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UN calls special General Assembly session on pandemic

Online gathering to be held December 3-4; Israel one of 3 states to abstain on vote to call session, along with US, which opposes greater WHO role

Nayib Armando Bukele, president of El Salvador, is shown on video monitors as he speaks in a pre-recorded video message, during the 75th session of the United Nations General Assembly, September 29, 2020, at UN headquarters. (Loey Felipe/UN Photo via AP)
Nayib Armando Bukele, president of El Salvador, is shown on video monitors as he speaks in a pre-recorded video message, during the 75th session of the United Nations General Assembly, September 29, 2020, at UN headquarters. (Loey Felipe/UN Photo via AP)

UNITED NATIONS — The UN General Assembly moved Thursday to hold a special session focused on international coordination in response to the coronavirus pandemic on December 3-4 in New York.

Discussed since June, the meeting is intended to bring together heads of state and government according to a resolution adopted by 150 of the 193 General Assembly members.

No country voted against the measure, while the US, Israel and Armenia abstained.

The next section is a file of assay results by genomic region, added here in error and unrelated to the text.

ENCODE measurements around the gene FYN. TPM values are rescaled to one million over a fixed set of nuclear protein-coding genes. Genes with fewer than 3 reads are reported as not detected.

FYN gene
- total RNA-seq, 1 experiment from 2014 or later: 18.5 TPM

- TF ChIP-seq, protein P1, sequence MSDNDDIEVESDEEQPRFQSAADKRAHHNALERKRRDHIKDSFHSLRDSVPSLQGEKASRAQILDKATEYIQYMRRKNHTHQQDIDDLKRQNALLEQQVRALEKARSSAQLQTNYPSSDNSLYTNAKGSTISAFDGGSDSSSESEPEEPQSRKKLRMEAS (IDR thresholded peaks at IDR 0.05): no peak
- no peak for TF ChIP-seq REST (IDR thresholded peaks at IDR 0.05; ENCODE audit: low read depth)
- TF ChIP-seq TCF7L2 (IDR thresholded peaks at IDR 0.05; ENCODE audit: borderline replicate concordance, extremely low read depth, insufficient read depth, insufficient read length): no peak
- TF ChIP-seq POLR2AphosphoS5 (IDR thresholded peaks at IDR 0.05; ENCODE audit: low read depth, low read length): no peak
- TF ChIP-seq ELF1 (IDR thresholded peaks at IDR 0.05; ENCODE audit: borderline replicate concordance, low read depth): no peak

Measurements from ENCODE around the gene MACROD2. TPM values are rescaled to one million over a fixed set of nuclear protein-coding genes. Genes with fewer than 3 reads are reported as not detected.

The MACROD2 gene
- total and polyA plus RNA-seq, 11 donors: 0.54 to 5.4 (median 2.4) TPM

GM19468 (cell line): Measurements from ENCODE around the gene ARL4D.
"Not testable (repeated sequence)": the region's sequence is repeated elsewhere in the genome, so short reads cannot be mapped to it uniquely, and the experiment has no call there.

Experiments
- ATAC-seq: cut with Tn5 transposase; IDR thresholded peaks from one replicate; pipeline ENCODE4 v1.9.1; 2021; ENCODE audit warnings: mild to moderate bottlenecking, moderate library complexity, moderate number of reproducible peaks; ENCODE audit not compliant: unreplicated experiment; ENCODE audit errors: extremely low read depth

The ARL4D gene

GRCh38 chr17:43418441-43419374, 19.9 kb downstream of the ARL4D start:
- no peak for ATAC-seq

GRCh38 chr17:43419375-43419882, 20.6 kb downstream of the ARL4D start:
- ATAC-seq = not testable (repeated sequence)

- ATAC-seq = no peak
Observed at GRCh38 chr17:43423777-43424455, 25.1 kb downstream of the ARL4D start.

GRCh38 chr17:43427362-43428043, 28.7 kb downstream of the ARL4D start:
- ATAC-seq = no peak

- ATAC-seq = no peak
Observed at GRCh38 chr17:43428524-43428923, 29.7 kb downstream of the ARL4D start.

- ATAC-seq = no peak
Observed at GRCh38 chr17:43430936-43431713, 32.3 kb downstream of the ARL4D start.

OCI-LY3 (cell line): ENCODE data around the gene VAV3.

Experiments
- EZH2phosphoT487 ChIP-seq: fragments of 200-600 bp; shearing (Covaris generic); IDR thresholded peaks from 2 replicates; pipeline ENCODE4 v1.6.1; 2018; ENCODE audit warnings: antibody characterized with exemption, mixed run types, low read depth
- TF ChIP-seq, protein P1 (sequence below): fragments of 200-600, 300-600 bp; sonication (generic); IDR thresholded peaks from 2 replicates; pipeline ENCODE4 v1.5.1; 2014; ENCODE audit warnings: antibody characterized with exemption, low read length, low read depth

Leaders will be able to submit five-minute pre-recorded statements to be broadcast in the General Assembly Hall.

The clips will be played after short introductions from representatives physically present in the room, according to the resolution — a format similar to that of the annual General Assembly meeting in September.

In-person appearances by world leaders are unlikely, given New York state’s required 14-day quarantine period for international visitors.

The United States has already indicated it is opposed to an expanded role for the World Health Organization in fighting the pandemic, a stance facing major Russian pushback.

Germany, meanwhile, criticized the resolution as too vague, while Britain called for representation from non-governmental organizations and other civil society groups.

The 193 UN member nations have adopted four resolutions on the pandemic so far this year — on global solidarity, global access to medications and vaccines, coordination of global action, and a united response to worldwide health threats.

The Security Council on the other hand, which has had to navigate Chinese-American tensions over the virus, has only adopted one resolution on the pandemic, calling for the cessation of global conflicts in the interest of fighting COVID-19.

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